Last, getting a pacer is not the end of the world. I got my first one at 27 but we have members who got it at birth and are thriving. I'm 54 now so have had it for half my life. I had 3rd degree block and my rate was way too low to be at all active so I actually should have had it earlier than 27. I'm healthy and active, have two grown kids, had a recent echo and stress test and passed both with flying colors. I do Crossfit and run, hike or ski most vacations. No one looks at me and sees a heart patient. Most of the time I forget it's there. But one step at a time! You are a long way from being paced. Right now it's just a curiosity to be watched. 

feel the beat

by dwelch - 2021-01-14 20:37:22

Like Tracey_E and others I have CCHB (complete, from birth).  I got my first pacer at 19, but should have had it earlier than that.  It ain't no thing.

By the time I got it I could feel every beat, and when I woke up with my first one that was gone, a disturbing empty feeling.

So my only comment is the beats you feel sometimes might be the heart block.  But they could also be response to the movie you are watching too, stress or happiness or whatever...

I will defer to Agent and Tracey otherwise on this one.  If you join the club you join the club if you dont you dont.  Find a doc you trust and trust the doc you find (go with what they prescribe).  A pacer at 2 or 7 or 27 is not a big deal.  I have leads older than you, I have been paced for 33 years.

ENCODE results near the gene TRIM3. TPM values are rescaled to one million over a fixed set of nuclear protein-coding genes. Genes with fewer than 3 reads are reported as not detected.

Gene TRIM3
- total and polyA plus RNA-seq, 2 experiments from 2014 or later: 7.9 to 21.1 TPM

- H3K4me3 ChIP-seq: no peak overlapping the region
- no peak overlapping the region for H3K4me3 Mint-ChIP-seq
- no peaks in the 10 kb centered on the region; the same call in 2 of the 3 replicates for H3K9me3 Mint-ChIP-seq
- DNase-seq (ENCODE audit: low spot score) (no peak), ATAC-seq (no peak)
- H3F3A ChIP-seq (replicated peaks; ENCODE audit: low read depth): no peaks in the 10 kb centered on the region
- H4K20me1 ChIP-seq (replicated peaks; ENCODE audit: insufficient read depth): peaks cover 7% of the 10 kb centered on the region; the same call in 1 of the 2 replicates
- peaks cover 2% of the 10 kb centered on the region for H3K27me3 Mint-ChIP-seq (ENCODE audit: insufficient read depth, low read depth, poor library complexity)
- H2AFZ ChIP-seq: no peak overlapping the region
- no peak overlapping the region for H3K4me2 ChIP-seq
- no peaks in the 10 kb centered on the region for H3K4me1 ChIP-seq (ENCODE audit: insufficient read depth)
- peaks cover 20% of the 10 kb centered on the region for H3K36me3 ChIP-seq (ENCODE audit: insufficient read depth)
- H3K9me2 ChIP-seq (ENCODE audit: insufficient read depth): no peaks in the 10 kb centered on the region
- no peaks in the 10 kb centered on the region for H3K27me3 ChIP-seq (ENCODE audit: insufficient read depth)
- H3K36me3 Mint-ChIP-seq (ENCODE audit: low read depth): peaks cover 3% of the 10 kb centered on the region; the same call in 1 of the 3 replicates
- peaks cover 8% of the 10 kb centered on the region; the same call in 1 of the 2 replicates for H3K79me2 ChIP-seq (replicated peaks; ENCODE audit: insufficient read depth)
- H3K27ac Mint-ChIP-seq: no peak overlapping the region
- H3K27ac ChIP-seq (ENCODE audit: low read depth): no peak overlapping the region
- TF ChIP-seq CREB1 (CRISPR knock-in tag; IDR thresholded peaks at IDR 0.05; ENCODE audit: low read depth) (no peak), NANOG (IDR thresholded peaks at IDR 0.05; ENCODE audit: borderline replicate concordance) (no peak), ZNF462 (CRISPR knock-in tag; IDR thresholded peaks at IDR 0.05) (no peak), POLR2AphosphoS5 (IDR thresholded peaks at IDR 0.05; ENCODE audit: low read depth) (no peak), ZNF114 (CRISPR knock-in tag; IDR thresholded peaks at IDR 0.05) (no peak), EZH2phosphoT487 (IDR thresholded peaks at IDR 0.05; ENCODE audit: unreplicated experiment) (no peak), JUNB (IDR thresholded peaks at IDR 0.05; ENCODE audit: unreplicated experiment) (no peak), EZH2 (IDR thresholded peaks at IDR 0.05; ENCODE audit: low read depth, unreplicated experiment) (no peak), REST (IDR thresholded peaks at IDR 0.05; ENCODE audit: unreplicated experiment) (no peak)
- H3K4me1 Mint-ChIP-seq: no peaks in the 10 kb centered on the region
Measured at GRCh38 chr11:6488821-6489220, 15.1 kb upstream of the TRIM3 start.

Even if you do not get a pacer, folks here have a combined wealth of knowledge and can keep talking you through what is going on or what the doctor is saying.  Definitely keep going to the doctor once or twice a year (if possible during covid but certainly after) or whatever they prescribe until this is completely gone or forever if it doesnt go away.  And dont be a stranger.  Not everyone needs a pacer and depending on how this turns out you can be the voice of reason for those that have conditions that might not warrant an immediate jump into having a device.  

If you do not have confidence in the doctor, your life is more important than their feelings, move on try another or few and select from that.  I have had one bad one but otherwise they have been really good.  Between moving and how insurance works I have had a handful now, but stick with the ones I like.  I have retired at least one and will no doubt retire the doc I am with now if I am able to stay here and keep seeing her until that point...So you come first if the doc cant communicate with you in a way that you need even if they are a great doctor otherwise, or you just dont trust them, or they dont commicate at all and talk over you to the nurse or scheduling people without consulting you on the next procedure.  Move on.

find a doc you trust, trust the doc you find.